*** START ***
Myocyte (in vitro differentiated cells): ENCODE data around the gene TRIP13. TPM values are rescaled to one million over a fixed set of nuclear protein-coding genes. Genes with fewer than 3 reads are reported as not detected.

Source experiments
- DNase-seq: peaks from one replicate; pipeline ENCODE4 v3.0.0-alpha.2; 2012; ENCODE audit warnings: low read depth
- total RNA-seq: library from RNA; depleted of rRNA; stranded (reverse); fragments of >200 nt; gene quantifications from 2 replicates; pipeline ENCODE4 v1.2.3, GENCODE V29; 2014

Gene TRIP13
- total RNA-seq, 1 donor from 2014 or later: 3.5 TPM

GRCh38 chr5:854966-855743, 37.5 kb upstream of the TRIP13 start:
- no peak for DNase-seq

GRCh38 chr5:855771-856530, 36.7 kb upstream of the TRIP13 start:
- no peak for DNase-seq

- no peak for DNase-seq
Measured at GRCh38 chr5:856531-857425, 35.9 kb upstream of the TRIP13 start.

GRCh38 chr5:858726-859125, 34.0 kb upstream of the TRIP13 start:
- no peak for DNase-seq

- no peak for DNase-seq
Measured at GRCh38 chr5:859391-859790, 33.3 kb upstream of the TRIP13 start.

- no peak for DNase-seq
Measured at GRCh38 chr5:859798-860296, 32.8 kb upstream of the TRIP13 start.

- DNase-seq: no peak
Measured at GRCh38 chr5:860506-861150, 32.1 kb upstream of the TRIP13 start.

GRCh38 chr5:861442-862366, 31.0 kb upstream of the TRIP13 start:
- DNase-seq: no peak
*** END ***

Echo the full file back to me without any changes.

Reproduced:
Myocyte (in vitro differentiated cells): ENCODE data around the gene TRIP13. TPM values are rescaled to one million over a fixed set of nuclear protein-coding genes. Genes with fewer than 3 reads are reported as not detected.

Source experiments
- DNase-seq: peaks from one replicate; pipeline ENCODE4 v3.0.0-alpha.2; 2012; ENCODE audit warnings: low read depth
- total RNA-seq: library from RNA; depleted of rRNA; stranded (reverse); fragments of >200 nt; gene quantifications from 2 replicates; pipeline ENCODE4 v1.2.3, GENCODE V29; 2014

Gene TRIP13
- total RNA-seq, 1 donor from 2014 or later: 3.5 TPM

GRCh38 chr5:854966-855743, 37.5 kb upstream of the TRIP13 start:
- no peak for DNase-seq

GRCh38 chr5:855771-856530, 36.7 kb upstream of the TRIP13 start:
- no peak for DNase-seq

- no peak for DNase-seq
Measured at GRCh38 chr5:856531-857425, 35.9 kb upstream of the TRIP13 start.

GRCh38 chr5:858726-859125, 34.0 kb upstream of the TRIP13 start:
- no peak for DNase-seq

- no peak for DNase-seq
Measured at GRCh38 chr5:859391-859790, 33.3 kb upstream of the TRIP13 start.

- no peak for DNase-seq
Measured at GRCh38 chr5:859798-860296, 32.8 kb upstream of the TRIP13 start.

- DNase-seq: no peak
Measured at GRCh38 chr5:860506-861150, 32.1 kb upstream of the TRIP13 start.

GRCh38 chr5:861442-862366, 31.0 kb upstream of the TRIP13 start:
- DNase-seq: no peak